When child neglect is suspected as a cause of any medical issue, the treating doctor is obligated to submit a formal report to the welfare department whose involvement is fundamental for establishing the family’s social status and revealing underlying issues that may have led to the neglect. Child protection officers will normally proceed with a meticulous investigation to decide whether qualified personnel should be appointed as the child’s legal guardian if the parents or current guardian are unable to provide adequate safety and care. Medical doctors are called upon to assess the mental state, health awareness, and the capacity of the guardian to follow appropriate medical advice. In circumstances where the nearest family members are unable to help care for the neglected child, the welfare department is obligated to provide a suitable nursing home. In this case report, the patient clearly exhibited significant improvement in nutritional status as well as her behavioral and emotional wellbeing after being placed in her father’s custody that included comprehensive supervision by her paternal uncle and aunt. In sum, this case verified that the mother was too incompetent to raise the child.
All pregnancies among mothers with intellectual impairment should be planned and intentional. Any possibly related complications during the pregnancy, intrapartum, and postpartum periods must be fully explained. Other predicaments associated with the medical and psychosocial conditions of children burdened with parental intellectual disability should also be highlighted, and these discussions should involve the parents’ family members. Prior to this, holistic assessments regarding the competence of mothers to raise their babies can be conducted, and the severity level of intellectual disability generally determines an individual prognosis for each child.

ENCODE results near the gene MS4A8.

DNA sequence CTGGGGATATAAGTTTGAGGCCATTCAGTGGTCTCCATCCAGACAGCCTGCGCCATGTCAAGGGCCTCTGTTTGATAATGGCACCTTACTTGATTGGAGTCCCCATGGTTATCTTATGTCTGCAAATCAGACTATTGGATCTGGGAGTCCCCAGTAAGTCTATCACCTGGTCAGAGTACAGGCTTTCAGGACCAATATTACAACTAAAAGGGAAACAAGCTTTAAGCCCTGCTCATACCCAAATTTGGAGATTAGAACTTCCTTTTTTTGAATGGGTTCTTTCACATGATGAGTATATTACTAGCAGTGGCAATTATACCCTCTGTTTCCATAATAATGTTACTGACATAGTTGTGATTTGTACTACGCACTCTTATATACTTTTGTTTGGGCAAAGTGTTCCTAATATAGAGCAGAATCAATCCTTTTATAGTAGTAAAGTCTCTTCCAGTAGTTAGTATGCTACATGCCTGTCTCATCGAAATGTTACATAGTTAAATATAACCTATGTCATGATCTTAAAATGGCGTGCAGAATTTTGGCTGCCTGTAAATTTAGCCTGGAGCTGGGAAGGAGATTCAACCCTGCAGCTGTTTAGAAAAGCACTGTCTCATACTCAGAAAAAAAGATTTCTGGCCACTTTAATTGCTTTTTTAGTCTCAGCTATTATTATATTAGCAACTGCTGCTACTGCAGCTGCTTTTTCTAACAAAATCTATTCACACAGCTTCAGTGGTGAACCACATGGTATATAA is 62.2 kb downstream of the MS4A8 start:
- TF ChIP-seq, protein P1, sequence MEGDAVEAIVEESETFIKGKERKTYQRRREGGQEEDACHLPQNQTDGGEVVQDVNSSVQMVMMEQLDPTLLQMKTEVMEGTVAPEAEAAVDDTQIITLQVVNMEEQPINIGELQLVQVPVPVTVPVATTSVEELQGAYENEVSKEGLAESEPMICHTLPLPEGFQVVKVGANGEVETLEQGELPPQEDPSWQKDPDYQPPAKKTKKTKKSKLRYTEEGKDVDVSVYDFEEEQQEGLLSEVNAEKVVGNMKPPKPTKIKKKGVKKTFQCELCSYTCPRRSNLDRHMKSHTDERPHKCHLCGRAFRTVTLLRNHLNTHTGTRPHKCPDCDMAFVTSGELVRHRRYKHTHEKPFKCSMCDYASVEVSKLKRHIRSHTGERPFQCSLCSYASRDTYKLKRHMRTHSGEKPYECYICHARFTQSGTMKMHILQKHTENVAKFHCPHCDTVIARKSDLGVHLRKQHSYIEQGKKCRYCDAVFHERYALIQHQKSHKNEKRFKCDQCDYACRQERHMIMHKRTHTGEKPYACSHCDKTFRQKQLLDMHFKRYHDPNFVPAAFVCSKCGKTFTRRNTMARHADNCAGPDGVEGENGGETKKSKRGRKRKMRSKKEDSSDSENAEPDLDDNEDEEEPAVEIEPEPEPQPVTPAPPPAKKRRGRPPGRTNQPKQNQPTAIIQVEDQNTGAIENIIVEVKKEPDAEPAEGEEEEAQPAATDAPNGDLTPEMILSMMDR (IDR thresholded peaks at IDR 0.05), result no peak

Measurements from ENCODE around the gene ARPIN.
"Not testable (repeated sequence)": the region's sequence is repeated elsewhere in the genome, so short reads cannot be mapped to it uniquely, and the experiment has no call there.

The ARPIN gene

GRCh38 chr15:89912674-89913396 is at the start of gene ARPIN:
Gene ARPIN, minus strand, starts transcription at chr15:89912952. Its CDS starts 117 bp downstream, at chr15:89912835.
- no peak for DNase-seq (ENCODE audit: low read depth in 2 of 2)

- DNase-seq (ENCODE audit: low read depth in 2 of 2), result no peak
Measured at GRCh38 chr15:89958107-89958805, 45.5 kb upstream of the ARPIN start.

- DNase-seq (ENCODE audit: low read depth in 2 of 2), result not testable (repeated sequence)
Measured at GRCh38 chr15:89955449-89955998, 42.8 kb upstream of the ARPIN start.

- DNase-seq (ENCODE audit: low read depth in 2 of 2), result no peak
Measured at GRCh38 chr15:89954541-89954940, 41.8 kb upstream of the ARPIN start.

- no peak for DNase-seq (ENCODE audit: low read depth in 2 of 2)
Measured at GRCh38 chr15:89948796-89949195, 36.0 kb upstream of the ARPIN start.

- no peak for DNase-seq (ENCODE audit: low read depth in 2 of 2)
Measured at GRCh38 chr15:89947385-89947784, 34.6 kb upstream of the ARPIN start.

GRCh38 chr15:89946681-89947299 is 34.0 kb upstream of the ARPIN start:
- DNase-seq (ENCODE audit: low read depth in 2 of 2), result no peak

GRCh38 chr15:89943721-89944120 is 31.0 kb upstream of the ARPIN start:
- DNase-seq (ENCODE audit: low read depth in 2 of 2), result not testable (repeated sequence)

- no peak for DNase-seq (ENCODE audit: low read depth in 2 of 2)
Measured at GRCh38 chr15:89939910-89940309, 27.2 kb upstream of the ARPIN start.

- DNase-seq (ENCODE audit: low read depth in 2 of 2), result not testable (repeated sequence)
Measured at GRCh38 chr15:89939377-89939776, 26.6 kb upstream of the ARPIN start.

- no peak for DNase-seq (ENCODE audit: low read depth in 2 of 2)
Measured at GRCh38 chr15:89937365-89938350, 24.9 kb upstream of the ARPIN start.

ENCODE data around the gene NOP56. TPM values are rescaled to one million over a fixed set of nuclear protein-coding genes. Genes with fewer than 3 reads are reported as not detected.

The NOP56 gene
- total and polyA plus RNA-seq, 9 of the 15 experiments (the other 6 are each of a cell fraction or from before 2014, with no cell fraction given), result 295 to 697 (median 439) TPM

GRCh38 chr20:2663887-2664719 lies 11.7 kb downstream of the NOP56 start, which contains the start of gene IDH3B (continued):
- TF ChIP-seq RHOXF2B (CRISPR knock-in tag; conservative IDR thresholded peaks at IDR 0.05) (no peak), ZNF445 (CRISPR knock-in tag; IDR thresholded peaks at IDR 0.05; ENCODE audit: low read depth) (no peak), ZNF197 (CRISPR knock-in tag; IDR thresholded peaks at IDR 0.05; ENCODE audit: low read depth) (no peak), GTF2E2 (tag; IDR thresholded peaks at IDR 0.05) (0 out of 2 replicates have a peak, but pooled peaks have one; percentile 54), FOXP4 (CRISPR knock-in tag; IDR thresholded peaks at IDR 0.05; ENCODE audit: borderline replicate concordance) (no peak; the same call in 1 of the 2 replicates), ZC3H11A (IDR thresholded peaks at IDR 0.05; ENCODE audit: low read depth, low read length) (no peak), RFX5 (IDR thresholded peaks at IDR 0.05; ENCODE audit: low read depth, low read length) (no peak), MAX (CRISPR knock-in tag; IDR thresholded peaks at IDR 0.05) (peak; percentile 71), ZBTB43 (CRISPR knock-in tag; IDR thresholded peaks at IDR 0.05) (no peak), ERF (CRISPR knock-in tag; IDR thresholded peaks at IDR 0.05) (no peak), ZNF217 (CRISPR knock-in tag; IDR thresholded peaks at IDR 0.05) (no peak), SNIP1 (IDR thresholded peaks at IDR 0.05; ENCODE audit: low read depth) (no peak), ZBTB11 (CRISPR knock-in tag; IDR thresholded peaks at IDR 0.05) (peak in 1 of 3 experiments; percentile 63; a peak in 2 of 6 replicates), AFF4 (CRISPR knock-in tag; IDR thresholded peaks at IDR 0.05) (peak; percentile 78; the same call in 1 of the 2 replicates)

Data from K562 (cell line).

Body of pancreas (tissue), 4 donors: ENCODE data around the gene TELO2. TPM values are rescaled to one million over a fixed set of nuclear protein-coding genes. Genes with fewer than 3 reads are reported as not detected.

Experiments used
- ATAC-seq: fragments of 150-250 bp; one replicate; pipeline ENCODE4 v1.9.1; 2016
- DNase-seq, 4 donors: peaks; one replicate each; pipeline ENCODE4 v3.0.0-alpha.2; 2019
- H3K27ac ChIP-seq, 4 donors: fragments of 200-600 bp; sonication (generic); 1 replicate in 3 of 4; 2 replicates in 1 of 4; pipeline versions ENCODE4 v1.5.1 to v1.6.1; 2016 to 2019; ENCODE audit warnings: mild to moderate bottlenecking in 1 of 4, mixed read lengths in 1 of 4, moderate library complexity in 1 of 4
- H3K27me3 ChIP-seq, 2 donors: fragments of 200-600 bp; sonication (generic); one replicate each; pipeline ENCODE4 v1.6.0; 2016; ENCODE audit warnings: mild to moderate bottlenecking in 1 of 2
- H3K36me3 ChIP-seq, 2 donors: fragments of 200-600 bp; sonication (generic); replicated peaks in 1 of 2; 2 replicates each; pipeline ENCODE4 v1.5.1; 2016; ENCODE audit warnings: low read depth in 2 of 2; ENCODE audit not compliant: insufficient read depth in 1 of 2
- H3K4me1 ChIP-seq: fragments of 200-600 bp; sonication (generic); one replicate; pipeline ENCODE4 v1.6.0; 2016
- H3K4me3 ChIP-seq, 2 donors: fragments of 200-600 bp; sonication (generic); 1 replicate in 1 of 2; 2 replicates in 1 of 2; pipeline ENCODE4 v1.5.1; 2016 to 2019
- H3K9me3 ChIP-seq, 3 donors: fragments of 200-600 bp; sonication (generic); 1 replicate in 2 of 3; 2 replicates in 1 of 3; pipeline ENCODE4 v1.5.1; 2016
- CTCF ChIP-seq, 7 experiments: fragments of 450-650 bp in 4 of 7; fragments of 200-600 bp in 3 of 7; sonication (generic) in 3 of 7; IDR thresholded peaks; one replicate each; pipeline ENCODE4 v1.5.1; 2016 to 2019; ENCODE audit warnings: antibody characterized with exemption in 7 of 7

After the child in this case was delivered, the tertiary center promptly informed the primary care physician regarding the possibility of neglect based on parental intellectual disability. However, further follow-up sessions were not properly conducted. Although the child showed poor weight gain during her first 6 months, no intensive intervention was scheduled. Feeding issues and the inability of the parents to acknowledge basic feeding cues should be further evaluated. As the mother exclusively breastfed her baby, a comprehensive assessment of her breastfeeding technique, feeding position, and the presence of breast or nipple complications remains a matter of contention. Primary care providers are the health system’s front line; therefore, the training and preparation for their roles must be enhanced by providing the knowledge necessary to adequately manage medical consequences related to parental intellectual disability.
Early comprehensive evaluations regarding the home atmosphere, communication, and interaction between the patient and the family— as well as early detection of the parents’ inability to establish a proper feeding plan—will lead to corrective measures that can prevent the occurrence of failure to thrive and mitigate subsequent health problems. It is also important to encourage extended family members to monitor individuals with intellectual disability while encouraging them to seek help for their social, emotional, financial, and interpersonal problems, the mitigation of which could reduce the incidence of psychosocial failure to thrive [10].